Republicans would have you believe that the economy, the deficit and even much of our long-term debt is on the shoulders of President Obama. Republicans in the House, particularly Tea Party Republicans, threatened to ruin the credit worthiness of the United States (although many would not acknowledge it) in last summer’s debt ceiling showdown. In fact, just days after they reached an agreement to increase the debt ceiling, Standard & Poor’s downgraded the credit rating of the U.S. government bond for the first time ever.
The amazing thing during that nonsensical debate was that a number of these Tea Party Republicans, including GOP presidential candidate Michele Bachmann, believed that there would be no harm if we failed to increase the debt ceiling. Let’s make one thing clear, it’s a rare person in this country who wants to see bigger deficits and more long-term debt if we can avoid it, but the debt ceiling is about debt we’ve already incurred. I have no better term to use than “reckless” to describe these Tea Party Republicans who had no problem risking (and ultimately achieving) a credit downgrade for the United States. If they had not reached a deal, the credit downgrade that resulted would be the least of our worries.
Debt that we’ve already incurred is money that we’ve already spent. Somebody expects to get paid. And contrary to popular belief, the biggest holders of U.S. debt are not foreign countries but instead Americans. We own the majority of our own debt. It’s in pension plans, 401Ks and other investment products. So, we are only screwing ourselves if we think we can get out of paying our debt obligations. But this is apparently too complex or simply too far outside the narrative for Tea Party Republicans to understand.
Now Speaker of the House, Republican John Boehner is threatening another debt ceiling showdown. The debt ceiling is likely to be reached before the end of the year. Will we have a repeat of last summer? Will the United States get downgraded yet again? Are Republicans credible when it comes to fiscal responsibility? On that last question, I think the clear answer is no:
Chris Hayes (from Up with Chris Hayes on Sunday, May 20, 2012):
Yesterday, the Republican controlled House passed the defense authorization bill, adding $8 billion more to the spending caps and last year’s budget, and almost $4 billion more than President Obama requested, which of course is par for the course. For all their railing against the debt, Republicans are almost always happy to pile it on when they’re running things.
So you see, Republicans can pile on the debt when it’s something they want. Just look at the eight years under President George W. Bush when we had the biggest increase in the long-term debt than any previous president in history. Unfortunately the cratered economy and tax cuts that Bush passed on to the next president means we are seriously piling on the debt now trying to dig out of the worst recession since the Great Depression. We have no choice, unfortunately.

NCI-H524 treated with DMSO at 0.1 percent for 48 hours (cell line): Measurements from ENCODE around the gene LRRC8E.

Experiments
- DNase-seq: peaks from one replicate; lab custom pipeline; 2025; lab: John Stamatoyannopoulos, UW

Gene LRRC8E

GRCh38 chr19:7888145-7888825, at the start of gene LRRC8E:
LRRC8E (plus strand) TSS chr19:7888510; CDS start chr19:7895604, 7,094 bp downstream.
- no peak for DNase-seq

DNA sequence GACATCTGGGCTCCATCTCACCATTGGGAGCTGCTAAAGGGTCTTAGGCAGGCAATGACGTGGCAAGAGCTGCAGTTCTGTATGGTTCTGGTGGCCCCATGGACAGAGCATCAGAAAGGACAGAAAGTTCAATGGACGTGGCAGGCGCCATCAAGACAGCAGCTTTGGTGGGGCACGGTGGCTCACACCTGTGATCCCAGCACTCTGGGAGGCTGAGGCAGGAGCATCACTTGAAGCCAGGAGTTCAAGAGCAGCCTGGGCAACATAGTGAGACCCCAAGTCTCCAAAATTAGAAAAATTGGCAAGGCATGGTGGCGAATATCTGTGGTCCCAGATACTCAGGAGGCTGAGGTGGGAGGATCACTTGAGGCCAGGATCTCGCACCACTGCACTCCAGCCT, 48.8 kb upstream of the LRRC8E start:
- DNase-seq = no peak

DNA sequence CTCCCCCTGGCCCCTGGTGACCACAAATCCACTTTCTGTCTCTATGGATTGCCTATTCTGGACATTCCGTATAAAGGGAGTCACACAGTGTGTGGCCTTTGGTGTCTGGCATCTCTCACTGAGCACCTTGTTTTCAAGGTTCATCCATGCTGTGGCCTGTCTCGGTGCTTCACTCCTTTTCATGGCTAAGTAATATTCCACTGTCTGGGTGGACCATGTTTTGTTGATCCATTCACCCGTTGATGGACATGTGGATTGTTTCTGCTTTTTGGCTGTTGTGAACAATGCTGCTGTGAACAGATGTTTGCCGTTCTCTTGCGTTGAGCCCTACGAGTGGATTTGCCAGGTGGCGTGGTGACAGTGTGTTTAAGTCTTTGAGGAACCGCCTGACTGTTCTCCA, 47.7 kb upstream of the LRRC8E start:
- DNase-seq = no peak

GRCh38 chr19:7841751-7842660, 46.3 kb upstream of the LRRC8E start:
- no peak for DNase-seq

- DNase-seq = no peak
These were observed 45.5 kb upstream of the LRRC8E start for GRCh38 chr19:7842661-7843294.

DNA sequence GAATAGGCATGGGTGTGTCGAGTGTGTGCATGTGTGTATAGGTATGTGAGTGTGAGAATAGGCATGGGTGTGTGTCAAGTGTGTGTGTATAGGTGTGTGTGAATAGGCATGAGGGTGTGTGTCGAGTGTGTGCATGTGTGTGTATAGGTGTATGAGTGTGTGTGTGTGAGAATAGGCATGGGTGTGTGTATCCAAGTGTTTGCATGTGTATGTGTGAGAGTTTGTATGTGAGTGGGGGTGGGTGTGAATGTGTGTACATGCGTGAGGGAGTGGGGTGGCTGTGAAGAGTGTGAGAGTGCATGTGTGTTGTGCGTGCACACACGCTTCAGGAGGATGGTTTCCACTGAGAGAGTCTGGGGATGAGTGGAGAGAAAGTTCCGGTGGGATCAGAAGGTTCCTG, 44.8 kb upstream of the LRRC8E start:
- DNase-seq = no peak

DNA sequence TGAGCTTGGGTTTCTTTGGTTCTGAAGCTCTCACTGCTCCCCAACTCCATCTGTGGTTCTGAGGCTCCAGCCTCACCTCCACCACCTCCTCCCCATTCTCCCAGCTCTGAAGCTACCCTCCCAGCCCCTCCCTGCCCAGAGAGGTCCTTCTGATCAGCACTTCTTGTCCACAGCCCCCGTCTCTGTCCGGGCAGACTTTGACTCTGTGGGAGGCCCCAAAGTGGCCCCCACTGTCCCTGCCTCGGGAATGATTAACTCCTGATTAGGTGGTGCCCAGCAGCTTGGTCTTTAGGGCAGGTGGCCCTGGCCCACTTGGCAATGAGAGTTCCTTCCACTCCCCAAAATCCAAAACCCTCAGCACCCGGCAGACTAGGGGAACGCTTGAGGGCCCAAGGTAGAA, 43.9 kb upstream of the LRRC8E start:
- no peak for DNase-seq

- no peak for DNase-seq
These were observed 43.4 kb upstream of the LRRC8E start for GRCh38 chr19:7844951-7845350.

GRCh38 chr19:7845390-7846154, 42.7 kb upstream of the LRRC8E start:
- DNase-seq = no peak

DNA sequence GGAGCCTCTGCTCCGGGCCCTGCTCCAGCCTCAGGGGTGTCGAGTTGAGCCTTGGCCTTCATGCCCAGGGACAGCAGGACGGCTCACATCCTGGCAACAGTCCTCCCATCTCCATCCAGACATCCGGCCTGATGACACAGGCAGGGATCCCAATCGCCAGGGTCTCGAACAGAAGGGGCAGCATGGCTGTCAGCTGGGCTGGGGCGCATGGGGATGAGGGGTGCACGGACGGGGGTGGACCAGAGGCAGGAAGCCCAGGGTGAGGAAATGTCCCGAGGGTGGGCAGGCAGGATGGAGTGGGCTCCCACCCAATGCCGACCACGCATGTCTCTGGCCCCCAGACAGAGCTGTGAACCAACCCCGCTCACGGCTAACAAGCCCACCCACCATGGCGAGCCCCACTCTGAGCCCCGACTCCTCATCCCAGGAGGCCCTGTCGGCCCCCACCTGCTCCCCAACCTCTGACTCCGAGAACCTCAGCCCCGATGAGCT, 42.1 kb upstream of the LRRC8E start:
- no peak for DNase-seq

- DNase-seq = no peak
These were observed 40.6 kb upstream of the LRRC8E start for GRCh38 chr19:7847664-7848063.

Republicans think their message of fiscal responsibility will work with voters, and maybe this time they are really serious about fiscal responsibility and cutting the debt, but it would be at exactly the wrong time. Republicans had their chance to be good stewards of fiscal responsibility when they were handed a massive federal budget surplus from President Clinton. They squandered that surplus in the form of tax breaks for all, but especially for the rich along with two unfunded wars and an unfunded Medicare prescription drug benefit. At the time George W. Bush took office, we already had many trillions of dollars of debt, but Republicans decided it was a good idea to give us all tax breaks instead of paying down the debt. After giving us a tax cut they gave us another tax cut two years later, but this time after starting two unfunded wars. It’s the first time we cut taxes during wartime in our history. Does this sound like fiscal conservatism to you?
The Republican Party of 2012 is even more radical when it comes to irresponsible fiscal policy. They believe in lowering taxes and never raising them again under any circumstances. They believe in deep cuts to education and the social safety-net. Basically, the Republican vision for America is one where a few mega-wealthy individuals will have all the power and all the money. In a few decades, if Republicans get their way, the United States will no longer be a democracy, it will be an oligarchy. Hell, maybe it already is.